6 Big Questions the ‘AHS: Apocalypse’ Finale Didn’t Answer

The season finale of “AHS: Apocalypse” certainly did end the story of Michael Langdon, but it left plenty of plot threads dangling in the process

Last Updated: November 15, 2018 @ 11:42 AM

(Warning: This post contains spoilers for the finale of “American Horror Story: Apocalypse.”)

We wondered last week how exactly Ryan Murphy, Brad Falchuk and the rest of the creative team on “American Horror Story: Apocalypse” could possibly finish up this whole thing in just one episode. And in Wednesday’s finale, we got our answer: not that well. The “AHS: Apocalypse” season finale speeds through the resolution to what was a pretty epic tale, leaving big plot threads dangling and not really paying off on so many points the show had set up early on.

So in order to work through our frustration with the finale, let’s take a look at the parts of the episode, and the season as a whole, that just don’t make sense now that it’s finally all over.

1. What’s up with Emily and Timothy, the teenagers from Outpost 3?

It was always kind of a mystery why Emily (Ash Santos) and Timothy (Kyle Allen) were kidnapped and taken to the outpost when the nuclear apocalypse went down. They were told it was because of their DNA or whatever, but that always felt like a cover for something more nefarious, especially after it was discovered that it was Satanists who both caused the apocalypse and set up the outposts.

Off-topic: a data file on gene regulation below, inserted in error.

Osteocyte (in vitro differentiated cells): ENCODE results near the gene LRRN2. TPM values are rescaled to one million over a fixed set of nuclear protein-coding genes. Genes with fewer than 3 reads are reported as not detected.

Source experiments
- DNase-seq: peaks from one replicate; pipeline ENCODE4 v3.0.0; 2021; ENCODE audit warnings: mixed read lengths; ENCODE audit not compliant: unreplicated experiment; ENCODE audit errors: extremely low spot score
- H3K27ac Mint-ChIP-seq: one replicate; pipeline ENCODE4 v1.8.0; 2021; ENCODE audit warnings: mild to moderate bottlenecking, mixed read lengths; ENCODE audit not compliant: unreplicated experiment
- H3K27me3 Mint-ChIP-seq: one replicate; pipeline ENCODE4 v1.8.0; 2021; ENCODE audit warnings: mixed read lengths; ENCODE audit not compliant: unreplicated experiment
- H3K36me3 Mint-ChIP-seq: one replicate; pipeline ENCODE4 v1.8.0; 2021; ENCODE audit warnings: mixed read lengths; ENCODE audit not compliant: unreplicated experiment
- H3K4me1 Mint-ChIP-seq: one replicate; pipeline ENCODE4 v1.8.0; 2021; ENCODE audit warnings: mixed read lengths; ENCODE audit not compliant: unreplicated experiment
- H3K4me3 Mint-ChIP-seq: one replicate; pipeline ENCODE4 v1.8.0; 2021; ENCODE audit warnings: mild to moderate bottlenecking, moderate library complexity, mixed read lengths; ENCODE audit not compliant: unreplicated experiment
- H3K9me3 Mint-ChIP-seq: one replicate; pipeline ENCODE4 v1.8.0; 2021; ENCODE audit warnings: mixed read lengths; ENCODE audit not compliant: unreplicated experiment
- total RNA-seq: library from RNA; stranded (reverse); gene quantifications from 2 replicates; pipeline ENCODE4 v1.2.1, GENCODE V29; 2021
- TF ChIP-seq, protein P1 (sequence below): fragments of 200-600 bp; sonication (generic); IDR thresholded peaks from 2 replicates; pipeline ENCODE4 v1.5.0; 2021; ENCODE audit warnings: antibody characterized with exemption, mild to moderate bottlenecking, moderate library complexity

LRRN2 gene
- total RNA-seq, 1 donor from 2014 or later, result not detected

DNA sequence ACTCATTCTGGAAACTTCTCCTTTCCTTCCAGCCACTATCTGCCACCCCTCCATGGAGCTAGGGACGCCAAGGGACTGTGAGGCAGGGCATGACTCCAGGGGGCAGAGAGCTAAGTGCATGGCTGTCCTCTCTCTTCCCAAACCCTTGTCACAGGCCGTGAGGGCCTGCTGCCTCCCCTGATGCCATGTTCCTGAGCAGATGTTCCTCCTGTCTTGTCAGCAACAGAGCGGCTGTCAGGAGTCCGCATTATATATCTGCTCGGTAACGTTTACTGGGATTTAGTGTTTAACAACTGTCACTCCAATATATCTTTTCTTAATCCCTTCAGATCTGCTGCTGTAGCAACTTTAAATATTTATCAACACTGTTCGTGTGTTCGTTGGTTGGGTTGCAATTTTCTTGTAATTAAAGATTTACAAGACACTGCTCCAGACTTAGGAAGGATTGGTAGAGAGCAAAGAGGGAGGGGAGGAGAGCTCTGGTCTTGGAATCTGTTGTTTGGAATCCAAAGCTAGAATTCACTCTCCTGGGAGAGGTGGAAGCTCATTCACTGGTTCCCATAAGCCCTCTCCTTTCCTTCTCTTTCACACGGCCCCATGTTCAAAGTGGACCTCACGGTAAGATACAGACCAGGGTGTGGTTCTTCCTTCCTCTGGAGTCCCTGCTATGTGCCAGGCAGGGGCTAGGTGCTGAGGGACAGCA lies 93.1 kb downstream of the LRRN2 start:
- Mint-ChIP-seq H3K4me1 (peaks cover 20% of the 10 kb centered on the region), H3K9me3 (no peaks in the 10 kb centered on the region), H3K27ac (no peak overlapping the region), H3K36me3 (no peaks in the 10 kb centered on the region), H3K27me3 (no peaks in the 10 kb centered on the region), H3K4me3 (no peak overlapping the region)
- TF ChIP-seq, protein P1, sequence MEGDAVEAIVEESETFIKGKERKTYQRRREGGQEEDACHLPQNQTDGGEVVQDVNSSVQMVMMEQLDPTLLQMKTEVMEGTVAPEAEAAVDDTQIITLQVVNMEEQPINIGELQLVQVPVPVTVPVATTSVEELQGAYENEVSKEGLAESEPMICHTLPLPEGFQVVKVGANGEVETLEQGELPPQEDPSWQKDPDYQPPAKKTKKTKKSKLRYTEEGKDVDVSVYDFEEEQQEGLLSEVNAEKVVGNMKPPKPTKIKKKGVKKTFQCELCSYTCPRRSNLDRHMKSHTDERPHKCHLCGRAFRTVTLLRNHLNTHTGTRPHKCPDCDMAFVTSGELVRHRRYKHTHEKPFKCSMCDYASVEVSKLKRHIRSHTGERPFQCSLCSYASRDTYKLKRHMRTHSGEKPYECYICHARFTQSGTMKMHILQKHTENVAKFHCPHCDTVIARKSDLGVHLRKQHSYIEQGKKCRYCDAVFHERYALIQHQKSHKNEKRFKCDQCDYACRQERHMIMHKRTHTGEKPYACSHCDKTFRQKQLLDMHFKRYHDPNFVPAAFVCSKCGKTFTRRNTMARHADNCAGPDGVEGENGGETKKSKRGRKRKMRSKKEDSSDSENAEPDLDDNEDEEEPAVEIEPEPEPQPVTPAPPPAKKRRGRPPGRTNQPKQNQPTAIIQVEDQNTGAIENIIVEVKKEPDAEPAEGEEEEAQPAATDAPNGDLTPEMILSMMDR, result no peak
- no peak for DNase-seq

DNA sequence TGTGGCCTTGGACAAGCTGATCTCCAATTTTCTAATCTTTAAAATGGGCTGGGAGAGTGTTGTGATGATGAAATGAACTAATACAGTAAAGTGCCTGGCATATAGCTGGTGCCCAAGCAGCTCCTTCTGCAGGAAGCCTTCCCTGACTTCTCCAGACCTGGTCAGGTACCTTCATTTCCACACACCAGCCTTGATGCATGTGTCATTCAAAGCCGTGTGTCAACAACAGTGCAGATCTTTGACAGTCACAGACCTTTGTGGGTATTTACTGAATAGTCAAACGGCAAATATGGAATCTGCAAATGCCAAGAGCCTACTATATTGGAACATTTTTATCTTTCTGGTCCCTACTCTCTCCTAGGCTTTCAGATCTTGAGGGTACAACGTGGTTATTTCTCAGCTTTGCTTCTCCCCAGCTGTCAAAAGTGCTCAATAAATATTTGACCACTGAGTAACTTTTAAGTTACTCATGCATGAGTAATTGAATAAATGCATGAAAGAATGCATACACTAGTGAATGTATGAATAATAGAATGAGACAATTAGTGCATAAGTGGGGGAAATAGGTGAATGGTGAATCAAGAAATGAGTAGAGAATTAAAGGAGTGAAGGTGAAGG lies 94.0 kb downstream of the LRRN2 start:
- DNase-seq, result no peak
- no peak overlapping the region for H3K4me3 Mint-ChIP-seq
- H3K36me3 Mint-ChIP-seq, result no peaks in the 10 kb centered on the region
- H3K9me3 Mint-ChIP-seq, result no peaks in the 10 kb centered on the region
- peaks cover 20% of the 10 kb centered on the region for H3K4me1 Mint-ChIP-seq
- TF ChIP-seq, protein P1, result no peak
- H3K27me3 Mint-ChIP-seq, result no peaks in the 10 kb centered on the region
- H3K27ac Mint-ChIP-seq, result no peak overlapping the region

The end of the finale feels like it’s supposed to be an answer to that question of why they were chosen. After Mallory (Billie Lourd) successfully averts the apocalypse, the two meet by chance and then have a kid who ends up being a new Antichrist. So presumably, they were picked because Michael (Cody Fern) or somebody else knew about that potential.

But why? Michael Langdon was the Antichrist because he came to be under pretty specific circumstances — having been conceived through the union of a living woman and a dead man.

There’s no tangible evidence anywhere in “AHS: Apocalypse” that Emily and Timothy are special in a similar way. By all appearances they’re just regular people. And why would that potential matter in a world in which the Antichrist is already running around being evil? Seriously, nothing about this whole story really follows.